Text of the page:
‘ANZAC Day to VP Day: Arguments and interpretations’, Journal of the Australian War Memorial, 40, February 2007, pp. 1-7
Historiography of war in Australia, including many references in notes. Beaumont asks what are the roles of historians and government agencies in shaping the memory of war.
This professionalisation of Australian defence history coincided with the most striking and interesting development of recent decades: the resurgence in the memory of war in both popular culture and official commemoration. How much the Defence research units contributed to this development, or were stimulated by it, is unclear. However, although the popular media is inclined to represent the new interest in ANZAC and war commemoration as an organic and spontaneous occurrence – evidence of a new national pride that they take as unproblematic and positive – in fact, the national calendar of war ritual and commemoration that has emerged in the last two decades has been carefully orchestrated by federal governments of both political persuasions. The “memory industry” has also been implemented with considerable finesse and enthusiasm by government agencies, notably the Department of Veterans’ Affairs and the Australian War Memorial, who have a strong institutional logic in promoting it.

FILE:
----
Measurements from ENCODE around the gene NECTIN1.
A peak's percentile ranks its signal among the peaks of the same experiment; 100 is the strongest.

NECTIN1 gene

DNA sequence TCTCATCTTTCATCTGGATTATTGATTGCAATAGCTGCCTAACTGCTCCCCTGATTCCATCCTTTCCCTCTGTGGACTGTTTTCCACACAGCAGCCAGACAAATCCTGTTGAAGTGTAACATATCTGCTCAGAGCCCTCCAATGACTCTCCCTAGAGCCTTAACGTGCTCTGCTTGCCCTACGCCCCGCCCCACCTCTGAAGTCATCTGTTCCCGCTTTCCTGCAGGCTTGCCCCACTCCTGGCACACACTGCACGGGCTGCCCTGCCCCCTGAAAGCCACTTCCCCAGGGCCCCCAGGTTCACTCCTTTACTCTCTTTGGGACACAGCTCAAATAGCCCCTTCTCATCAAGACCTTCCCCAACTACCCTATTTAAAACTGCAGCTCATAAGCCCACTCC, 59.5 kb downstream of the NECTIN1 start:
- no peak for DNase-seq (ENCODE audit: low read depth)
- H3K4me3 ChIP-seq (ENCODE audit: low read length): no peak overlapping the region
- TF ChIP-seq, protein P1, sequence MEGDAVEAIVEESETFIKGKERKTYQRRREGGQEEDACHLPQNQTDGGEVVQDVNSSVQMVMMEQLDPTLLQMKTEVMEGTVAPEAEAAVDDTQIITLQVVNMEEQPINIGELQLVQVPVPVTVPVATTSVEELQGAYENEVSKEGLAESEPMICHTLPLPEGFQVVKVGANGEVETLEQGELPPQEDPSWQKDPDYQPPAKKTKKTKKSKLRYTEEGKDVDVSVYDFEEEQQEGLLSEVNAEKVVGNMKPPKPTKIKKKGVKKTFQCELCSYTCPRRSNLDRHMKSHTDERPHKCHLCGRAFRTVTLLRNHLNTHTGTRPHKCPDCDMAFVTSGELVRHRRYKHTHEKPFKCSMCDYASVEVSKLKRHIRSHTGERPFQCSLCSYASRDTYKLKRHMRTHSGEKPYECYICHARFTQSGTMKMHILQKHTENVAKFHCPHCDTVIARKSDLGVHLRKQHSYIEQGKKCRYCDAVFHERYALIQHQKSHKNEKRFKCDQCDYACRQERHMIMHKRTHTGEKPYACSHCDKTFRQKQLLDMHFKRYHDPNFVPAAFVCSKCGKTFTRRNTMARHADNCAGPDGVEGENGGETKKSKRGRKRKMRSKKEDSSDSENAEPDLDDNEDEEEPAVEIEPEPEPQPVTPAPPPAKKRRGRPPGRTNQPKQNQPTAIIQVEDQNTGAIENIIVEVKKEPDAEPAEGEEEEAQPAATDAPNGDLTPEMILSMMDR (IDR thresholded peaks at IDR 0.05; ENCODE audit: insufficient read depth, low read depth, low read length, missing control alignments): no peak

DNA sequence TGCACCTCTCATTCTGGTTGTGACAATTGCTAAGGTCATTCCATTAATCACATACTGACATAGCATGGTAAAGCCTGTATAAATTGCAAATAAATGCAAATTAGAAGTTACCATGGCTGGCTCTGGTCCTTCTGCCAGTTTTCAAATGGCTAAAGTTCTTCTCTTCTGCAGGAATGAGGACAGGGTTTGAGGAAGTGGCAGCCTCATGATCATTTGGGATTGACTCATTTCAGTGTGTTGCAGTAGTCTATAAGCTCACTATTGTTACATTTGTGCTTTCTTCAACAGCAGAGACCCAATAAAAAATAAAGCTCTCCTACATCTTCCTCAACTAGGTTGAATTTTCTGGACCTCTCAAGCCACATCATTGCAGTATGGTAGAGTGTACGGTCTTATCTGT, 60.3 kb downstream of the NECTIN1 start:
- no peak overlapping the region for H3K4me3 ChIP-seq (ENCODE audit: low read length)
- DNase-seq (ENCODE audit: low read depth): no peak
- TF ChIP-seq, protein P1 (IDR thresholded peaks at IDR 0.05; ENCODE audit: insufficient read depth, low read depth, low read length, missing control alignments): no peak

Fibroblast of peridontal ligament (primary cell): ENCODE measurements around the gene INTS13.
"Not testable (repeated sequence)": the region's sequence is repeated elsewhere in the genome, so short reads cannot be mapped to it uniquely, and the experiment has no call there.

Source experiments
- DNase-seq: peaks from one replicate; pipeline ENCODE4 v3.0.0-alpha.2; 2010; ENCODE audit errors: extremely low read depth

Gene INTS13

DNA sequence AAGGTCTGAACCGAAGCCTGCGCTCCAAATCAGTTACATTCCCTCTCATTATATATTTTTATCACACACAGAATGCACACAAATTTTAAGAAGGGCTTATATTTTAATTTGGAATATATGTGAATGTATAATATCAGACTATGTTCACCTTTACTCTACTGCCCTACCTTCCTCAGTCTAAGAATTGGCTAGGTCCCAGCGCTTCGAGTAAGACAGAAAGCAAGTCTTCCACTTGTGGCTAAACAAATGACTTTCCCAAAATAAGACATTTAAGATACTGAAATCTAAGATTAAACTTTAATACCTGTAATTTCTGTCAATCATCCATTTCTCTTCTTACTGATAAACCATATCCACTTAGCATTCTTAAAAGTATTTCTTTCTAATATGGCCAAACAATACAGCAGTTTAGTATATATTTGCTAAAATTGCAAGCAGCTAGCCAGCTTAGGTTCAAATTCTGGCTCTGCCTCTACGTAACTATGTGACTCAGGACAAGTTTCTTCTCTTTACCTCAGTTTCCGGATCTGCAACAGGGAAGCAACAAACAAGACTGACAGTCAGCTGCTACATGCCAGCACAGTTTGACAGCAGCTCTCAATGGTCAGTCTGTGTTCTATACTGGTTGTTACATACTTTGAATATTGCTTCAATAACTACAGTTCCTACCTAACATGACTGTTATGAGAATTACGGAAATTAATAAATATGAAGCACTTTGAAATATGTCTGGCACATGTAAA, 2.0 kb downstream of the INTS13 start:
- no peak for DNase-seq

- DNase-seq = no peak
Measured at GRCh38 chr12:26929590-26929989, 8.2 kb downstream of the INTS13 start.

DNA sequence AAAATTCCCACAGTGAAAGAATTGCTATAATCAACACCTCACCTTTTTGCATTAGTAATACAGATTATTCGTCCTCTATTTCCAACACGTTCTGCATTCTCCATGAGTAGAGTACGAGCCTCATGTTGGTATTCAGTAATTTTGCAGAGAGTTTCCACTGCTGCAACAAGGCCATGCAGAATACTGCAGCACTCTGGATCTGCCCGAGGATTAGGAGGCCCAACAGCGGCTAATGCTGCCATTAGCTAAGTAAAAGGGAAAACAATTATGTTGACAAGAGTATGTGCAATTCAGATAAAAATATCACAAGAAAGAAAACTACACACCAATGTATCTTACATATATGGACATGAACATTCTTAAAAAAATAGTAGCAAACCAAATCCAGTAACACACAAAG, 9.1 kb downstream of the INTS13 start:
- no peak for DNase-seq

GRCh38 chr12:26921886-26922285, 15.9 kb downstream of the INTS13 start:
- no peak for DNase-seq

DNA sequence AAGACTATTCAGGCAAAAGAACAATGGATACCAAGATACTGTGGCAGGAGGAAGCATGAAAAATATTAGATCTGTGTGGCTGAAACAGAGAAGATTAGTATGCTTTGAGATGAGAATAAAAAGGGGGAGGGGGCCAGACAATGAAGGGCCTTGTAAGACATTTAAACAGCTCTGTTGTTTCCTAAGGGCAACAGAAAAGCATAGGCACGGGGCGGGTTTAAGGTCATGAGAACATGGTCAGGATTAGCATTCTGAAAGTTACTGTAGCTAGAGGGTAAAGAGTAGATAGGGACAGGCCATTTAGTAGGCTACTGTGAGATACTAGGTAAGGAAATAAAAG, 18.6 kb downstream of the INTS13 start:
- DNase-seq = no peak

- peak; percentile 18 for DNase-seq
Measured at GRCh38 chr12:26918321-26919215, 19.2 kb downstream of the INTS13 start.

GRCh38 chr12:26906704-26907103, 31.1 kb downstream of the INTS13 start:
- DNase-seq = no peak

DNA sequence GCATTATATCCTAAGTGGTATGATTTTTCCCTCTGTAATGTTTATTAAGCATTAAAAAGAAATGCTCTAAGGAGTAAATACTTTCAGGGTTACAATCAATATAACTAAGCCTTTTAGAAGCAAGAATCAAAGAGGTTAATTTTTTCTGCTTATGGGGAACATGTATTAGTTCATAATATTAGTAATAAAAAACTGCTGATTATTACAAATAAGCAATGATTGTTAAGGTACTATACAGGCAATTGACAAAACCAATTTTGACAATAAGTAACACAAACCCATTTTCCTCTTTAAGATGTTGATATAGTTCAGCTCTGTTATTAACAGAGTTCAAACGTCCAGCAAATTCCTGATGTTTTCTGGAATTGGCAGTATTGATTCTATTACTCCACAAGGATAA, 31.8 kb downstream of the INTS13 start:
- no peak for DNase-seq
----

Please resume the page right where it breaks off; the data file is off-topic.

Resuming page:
She notes academic differences over whether war memory is centrally shaped by the state or an expression of mourning and a human response to death and suffering but she concludes
this polarity is almost certainly unhelpful: we cannot understand the resurgence of interest in the memory of war, unless we see it as interaction between state and individual agency. Moreover, commemorative activities at the national level are only embraced by societies if they resonate with individual memories of the past.
All the same the state in Australia has been very active through, for example, Australia Remembers in 1995, and other government activities.
Beaumont concludes by discussing the various tendencies within Australian historiography of war and concludes with some questions addressed to the profession. They are still relevant, particularly her final question: ‘What is our role, as historians, in shaping the memory of war?’